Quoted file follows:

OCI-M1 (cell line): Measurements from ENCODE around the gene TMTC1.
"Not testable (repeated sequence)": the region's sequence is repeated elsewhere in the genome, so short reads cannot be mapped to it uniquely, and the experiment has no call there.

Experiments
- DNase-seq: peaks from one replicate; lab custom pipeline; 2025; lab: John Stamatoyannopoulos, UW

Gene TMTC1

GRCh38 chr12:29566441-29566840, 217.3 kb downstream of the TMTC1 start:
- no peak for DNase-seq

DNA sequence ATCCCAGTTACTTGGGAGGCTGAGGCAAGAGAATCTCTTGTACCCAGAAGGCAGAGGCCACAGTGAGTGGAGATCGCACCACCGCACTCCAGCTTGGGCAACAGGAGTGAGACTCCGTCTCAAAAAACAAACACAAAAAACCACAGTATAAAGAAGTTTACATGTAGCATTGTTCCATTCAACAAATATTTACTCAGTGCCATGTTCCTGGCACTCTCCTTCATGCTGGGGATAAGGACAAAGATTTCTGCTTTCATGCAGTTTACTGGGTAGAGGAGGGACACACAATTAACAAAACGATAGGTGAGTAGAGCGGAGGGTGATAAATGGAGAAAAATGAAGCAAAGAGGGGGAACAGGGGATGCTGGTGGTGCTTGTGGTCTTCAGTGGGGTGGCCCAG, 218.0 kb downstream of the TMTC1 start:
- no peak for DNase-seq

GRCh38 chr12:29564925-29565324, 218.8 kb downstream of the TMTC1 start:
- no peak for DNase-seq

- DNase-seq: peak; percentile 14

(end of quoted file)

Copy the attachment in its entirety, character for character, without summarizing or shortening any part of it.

OCI-M1 (cell line): Measurements from ENCODE around the gene TMTC1.
"Not testable (repeated sequence)": the region's sequence is repeated elsewhere in the genome, so short reads cannot be mapped to it uniquely, and the experiment has no call there.

Experiments
- DNase-seq: peaks from one replicate; lab custom pipeline; 2025; lab: John Stamatoyannopoulos, UW

Gene TMTC1

GRCh38 chr12:29566441-29566840, 217.3 kb downstream of the TMTC1 start:
- no peak for DNase-seq

DNA sequence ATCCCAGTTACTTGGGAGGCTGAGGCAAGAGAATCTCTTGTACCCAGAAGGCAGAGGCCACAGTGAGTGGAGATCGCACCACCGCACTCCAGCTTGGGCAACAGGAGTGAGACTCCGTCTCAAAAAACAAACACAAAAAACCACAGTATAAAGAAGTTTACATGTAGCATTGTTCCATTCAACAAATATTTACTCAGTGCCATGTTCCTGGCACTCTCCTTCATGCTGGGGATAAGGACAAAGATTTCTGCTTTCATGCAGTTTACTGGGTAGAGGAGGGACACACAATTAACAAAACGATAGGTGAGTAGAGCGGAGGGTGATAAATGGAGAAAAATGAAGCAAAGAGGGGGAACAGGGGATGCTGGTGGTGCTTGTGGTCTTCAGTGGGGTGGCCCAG, 218.0 kb downstream of the TMTC1 start:
- no peak for DNase-seq

GRCh38 chr12:29564925-29565324, 218.8 kb downstream of the TMTC1 start:
- no peak for DNase-seq

- DNase-seq: peak; percentile 14